LOS ANGELES – More and more celebrities—Tiffani Thiessen, Valerie Bertinelli and Haylie Duff—are turning to the kitchen when it comes to show off their cooking skills. But are the celebrities just another pretty face on the television, or are they actually good cooks?
Allen Salkin author of “From Scratch: The Uncensored History of The Food Network,” explained to FOX411, celebrities have these cooking shows to boost their careers.
“Almost everyone in the world, who spends time in the kitchen, wishes they could have a cooking show,” he said. “Because of their celebrity, these people are able to actually get them. They all have teams of agents, managers, entourages who are trying to monetize them every way possible. The new way to monetize a celebrity is to get them a cooking show which is easy to make and hopefully will lead to having a product line. “
“Saved by the Bell” star Tiffani Thiessen began her career at The Cooking Channel this past year with “Dinner at Tiffani’s” in which she prepared dinner along with some of her closest celebrity friends such as Jason Priestly and Elizabeth Berkley.
Thiessen told People, her cooking show is unlike the other cooking shows on television.
“It’s not a typical cooking show in that you’re able to see these celebrities in a very organic fashion. You’re sitting literally at a table feeding your face — you can’t get more natural than that!”
Thiessen’s show was picked up for a second season, but Salkin argued that it doesn’t matter whether or not a celeb like Thiessen can actually cook.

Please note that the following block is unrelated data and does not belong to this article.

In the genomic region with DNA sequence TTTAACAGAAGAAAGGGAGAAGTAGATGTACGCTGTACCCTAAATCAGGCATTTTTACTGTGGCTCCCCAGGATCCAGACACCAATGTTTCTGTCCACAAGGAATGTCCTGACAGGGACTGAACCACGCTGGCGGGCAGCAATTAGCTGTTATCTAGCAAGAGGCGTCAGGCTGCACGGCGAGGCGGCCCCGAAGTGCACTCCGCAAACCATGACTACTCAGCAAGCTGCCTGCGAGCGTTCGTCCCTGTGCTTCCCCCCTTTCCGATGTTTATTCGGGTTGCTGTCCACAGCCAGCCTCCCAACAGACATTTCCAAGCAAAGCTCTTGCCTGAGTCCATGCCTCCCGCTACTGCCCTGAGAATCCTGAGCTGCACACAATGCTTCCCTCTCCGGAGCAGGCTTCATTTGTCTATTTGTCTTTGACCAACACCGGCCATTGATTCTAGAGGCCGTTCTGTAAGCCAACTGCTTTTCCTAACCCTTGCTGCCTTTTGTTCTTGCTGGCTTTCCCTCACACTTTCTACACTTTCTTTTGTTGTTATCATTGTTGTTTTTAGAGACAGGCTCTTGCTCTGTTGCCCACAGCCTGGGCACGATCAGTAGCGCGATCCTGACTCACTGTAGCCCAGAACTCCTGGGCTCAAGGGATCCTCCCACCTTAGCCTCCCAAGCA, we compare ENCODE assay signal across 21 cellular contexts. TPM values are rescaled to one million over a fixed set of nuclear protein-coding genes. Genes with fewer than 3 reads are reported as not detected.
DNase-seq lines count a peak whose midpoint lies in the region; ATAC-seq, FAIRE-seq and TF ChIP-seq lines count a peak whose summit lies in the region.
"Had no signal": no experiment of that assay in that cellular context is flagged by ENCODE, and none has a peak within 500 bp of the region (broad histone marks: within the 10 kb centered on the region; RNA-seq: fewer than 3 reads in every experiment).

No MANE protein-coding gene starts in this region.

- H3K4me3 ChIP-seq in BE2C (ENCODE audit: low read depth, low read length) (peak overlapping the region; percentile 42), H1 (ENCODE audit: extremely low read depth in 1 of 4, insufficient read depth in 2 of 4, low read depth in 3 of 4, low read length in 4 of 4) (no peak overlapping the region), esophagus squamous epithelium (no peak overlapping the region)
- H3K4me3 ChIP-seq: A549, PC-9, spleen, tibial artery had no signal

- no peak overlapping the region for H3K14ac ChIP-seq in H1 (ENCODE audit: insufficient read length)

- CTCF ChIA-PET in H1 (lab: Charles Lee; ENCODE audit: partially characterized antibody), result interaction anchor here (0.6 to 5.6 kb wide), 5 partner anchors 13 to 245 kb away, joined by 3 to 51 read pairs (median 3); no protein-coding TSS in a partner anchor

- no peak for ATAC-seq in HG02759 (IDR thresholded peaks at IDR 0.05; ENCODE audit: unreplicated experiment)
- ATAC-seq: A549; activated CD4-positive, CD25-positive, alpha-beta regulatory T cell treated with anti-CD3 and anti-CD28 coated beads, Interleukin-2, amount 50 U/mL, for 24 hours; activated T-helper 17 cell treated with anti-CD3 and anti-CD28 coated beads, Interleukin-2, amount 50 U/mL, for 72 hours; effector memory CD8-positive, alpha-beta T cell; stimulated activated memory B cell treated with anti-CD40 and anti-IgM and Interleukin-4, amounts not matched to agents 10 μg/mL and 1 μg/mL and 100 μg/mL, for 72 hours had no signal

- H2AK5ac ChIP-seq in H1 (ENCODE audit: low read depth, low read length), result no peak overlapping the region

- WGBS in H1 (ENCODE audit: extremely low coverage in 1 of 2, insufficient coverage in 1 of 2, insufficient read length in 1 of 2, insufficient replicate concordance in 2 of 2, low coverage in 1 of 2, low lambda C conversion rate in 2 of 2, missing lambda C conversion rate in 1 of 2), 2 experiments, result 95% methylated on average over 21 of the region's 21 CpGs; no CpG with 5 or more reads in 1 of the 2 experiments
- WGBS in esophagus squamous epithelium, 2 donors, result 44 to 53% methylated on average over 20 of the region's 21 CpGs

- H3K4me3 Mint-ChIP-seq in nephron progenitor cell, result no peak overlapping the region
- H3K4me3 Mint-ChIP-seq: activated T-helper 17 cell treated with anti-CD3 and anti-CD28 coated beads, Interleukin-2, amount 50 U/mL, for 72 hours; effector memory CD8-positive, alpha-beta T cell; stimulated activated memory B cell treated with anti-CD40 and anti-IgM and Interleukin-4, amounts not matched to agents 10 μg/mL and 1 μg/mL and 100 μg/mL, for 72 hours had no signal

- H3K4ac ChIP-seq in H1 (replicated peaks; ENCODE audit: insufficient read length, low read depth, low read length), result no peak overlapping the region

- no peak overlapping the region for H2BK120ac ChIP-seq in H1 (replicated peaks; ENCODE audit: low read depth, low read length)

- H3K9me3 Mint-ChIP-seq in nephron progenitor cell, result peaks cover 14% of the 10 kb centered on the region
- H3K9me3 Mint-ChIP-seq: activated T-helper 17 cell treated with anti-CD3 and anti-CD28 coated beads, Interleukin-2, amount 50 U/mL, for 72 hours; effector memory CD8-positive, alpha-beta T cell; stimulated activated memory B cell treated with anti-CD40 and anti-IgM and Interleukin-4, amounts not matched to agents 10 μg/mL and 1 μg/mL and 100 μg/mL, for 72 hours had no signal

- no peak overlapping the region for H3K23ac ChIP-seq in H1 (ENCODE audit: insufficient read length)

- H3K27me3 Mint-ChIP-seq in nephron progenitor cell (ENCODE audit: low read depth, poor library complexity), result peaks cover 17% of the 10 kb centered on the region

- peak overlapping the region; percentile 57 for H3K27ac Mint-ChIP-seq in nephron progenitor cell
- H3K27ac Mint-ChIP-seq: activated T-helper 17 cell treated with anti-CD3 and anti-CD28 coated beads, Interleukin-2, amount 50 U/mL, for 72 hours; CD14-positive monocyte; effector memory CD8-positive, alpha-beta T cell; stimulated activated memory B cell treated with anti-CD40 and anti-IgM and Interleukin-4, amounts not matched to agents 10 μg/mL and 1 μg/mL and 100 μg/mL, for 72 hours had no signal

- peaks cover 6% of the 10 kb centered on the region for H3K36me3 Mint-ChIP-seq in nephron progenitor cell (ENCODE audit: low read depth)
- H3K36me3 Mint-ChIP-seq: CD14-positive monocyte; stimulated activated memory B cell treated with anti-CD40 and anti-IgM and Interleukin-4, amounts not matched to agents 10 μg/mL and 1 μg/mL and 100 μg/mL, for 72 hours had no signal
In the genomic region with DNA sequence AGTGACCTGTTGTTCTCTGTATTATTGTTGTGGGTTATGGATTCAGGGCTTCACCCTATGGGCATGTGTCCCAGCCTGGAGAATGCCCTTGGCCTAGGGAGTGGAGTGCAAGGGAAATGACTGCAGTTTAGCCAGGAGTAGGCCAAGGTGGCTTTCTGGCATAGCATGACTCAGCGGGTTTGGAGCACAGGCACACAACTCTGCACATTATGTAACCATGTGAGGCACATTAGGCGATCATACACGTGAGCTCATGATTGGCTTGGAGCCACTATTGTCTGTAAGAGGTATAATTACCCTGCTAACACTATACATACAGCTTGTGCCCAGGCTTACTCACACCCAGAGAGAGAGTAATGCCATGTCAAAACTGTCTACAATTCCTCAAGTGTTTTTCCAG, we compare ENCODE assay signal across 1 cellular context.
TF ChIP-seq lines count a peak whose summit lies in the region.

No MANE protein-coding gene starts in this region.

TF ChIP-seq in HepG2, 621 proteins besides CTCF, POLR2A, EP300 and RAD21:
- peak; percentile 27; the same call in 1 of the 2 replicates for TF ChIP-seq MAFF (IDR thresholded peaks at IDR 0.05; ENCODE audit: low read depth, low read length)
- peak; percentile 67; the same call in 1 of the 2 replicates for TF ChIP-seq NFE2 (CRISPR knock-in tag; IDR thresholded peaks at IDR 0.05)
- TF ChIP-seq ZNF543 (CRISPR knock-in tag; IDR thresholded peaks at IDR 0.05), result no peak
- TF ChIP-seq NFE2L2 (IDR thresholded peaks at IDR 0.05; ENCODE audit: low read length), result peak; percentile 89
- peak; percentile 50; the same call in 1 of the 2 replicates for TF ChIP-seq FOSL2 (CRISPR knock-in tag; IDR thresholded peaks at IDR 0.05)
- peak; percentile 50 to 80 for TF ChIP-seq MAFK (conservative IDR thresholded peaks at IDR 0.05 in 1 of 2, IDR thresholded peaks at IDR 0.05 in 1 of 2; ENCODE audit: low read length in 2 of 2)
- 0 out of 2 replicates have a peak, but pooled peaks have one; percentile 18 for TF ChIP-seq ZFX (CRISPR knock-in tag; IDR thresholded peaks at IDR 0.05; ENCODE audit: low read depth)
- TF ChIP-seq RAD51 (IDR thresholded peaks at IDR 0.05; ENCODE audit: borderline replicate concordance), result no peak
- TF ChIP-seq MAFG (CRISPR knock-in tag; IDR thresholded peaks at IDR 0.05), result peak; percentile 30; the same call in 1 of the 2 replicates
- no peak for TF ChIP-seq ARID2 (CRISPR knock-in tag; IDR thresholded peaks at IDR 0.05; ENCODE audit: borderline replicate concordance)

“It doesn’t matter whether they can cook because nowadays there are hundreds of production companies that know very well how to turn out a cooking show,” he said. “For every steak that you see a starlet make on screen, there are five steaks being made in the prep cook kitchen behind the scenes to swap out in case they screw the one up on camera. It’s more important to be good at television than to be good at cooking.”
Valerie Bertinelli, launched “Valerie’s Home Cooking” on The Food Network, showing a glimpse into her home recipes. Bertinelli admitted that she has a passion for cooking, is a huge fan of Giada de Laurentiis and even approached the network on her own for a show.
A few bloggers online don’t necessarily love these celebrities and their cooking shows. One food network viewer, summertooth writes, “I hate those pretenders. I'd rather watch re-runs of real chefs than spend a minute with these posers. Who are they trying to fool?” Another user writes, “I think these celebrities are just washed up actors that need another career and want to show off their rich lifestyles.”
Ultimately, it may not matter what fans think, because Salkin is confident the Food Network knows what they are doing.
“The food network figured out how to make chefs into stars, and now they are figuring out how to make stars into chefs.”
You can follow Blanche Johnson on Twitter @blancheFOXLA.